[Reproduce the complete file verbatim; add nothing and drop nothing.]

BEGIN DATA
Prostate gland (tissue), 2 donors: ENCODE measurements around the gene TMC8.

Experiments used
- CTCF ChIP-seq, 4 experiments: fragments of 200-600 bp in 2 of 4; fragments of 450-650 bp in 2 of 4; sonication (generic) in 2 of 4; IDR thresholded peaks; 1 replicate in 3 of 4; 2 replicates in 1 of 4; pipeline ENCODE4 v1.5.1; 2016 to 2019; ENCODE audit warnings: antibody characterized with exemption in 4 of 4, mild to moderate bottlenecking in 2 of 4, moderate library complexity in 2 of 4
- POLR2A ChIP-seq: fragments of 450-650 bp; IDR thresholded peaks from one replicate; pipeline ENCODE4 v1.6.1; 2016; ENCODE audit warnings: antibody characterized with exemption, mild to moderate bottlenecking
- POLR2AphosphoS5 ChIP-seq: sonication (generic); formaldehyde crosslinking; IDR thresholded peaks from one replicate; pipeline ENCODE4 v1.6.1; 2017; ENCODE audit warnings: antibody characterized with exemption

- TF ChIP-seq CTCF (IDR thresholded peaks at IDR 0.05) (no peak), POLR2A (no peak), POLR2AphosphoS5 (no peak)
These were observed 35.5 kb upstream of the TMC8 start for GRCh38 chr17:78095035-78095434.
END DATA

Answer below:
Prostate gland (tissue), 2 donors: ENCODE measurements around the gene TMC8.

Experiments used
- CTCF ChIP-seq, 4 experiments: fragments of 200-600 bp in 2 of 4; fragments of 450-650 bp in 2 of 4; sonication (generic) in 2 of 4; IDR thresholded peaks; 1 replicate in 3 of 4; 2 replicates in 1 of 4; pipeline ENCODE4 v1.5.1; 2016 to 2019; ENCODE audit warnings: antibody characterized with exemption in 4 of 4, mild to moderate bottlenecking in 2 of 4, moderate library complexity in 2 of 4
- POLR2A ChIP-seq: fragments of 450-650 bp; IDR thresholded peaks from one replicate; pipeline ENCODE4 v1.6.1; 2016; ENCODE audit warnings: antibody characterized with exemption, mild to moderate bottlenecking
- POLR2AphosphoS5 ChIP-seq: sonication (generic); formaldehyde crosslinking; IDR thresholded peaks from one replicate; pipeline ENCODE4 v1.6.1; 2017; ENCODE audit warnings: antibody characterized with exemption

- TF ChIP-seq CTCF (IDR thresholded peaks at IDR 0.05) (no peak), POLR2A (no peak), POLR2AphosphoS5 (no peak)
These were observed 35.5 kb upstream of the TMC8 start for GRCh38 chr17:78095035-78095434.